Helping to create thriving communities and healthy environments
Urban Coho in Colquitz Creek
Engaging citizens in science, restoration, and monitoring
World Fisheries Trust is collaborating with Colquitz Salmonid Stewardship and Education Society, the University of Victoria, the University of Manitoba, Stantec, and others to expand on the successes of the fish-fence at Colquitz Creek. Connecting scientific research, restorating activities, education, and monitoring with a project that engages citizens creates an empowered community of local stewards.
Urban salmon stocks, while generally small, are increasingly being recognized as key components of future salmon survival. While not generally the focus of governmental management or restoration efforts, they contribute valuable genetic diversity to help counter effects of climate change and are keystone species both biologically for the urban streams and socially for galvanizing public interest and engagement in conservation. Nevertheless, there are large gaps in knowledge on what keeps salmon coming back to sometimes quite hostile environments and lots of need for increased public engagement.
Colquitz Creek and the Gorge Waterway, are uniquely situated in the core of BC’s Capital Regional District on the lower end of Vancouver Island. Colquitz Creek has supported a surprisingly resilient stock of Coho and sea-run cutthroat trout, largely without hatchery enhancement, but with a dedicated community support group. Despite doomsday predictions of salmon extinctions, this run has seen record returns in the last couple of years – providing opportunities for increased community engagement as well as research on limiting factors. The Gorge and Colquitz Creek are particularly well situated for this work, both due to their biologically characteristics and their social situation.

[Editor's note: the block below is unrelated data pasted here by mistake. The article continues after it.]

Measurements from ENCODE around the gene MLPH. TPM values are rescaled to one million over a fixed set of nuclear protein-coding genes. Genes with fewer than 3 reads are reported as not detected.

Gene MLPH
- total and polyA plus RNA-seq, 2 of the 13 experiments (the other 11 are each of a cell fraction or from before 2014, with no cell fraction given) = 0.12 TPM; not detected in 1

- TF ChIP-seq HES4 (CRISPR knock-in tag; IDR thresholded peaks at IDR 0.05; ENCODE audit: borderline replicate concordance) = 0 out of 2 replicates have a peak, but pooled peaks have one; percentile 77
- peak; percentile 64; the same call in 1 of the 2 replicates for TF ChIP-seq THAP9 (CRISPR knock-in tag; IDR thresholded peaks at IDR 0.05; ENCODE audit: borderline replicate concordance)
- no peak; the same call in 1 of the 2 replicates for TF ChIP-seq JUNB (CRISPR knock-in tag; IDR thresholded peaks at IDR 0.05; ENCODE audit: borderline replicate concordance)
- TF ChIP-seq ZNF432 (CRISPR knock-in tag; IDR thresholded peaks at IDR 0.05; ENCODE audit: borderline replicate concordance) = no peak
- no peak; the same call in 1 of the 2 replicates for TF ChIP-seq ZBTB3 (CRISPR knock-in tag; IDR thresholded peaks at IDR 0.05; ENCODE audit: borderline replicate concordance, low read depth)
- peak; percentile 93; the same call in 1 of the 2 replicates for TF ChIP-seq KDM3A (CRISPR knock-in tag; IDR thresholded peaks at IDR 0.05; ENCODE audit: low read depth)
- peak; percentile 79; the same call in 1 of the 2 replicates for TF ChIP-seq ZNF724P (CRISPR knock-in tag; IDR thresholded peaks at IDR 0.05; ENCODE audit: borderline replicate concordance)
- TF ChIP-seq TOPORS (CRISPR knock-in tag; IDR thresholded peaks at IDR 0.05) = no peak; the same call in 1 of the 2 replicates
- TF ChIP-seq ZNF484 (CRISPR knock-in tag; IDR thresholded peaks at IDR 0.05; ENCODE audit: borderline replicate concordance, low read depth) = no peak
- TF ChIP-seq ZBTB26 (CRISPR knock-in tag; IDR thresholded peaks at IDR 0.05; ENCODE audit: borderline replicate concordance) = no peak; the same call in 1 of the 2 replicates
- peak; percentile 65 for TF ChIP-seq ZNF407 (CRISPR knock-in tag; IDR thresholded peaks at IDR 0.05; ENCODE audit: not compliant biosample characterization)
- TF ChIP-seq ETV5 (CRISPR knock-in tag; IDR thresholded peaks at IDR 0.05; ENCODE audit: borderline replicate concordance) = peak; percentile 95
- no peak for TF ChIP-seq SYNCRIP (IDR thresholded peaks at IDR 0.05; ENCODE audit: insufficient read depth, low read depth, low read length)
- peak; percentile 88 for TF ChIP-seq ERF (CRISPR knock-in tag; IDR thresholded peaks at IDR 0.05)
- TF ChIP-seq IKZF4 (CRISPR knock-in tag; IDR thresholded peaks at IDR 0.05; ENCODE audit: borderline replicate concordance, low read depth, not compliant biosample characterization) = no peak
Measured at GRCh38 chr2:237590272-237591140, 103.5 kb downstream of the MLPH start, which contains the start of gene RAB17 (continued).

Smolt traps will compliment current enumeration with information on young salmon. Characterizing the traits of juvenile Coho salmon in urban environments will allow management actions that allow for better conservation of these valuable stocks, examination of otoliths will provide information on habitats used by the urban salmon during their lives, and signage and Gorge Waterway Nature House displays will encourage hands-on involvement by knowledgeable and engaged citizens.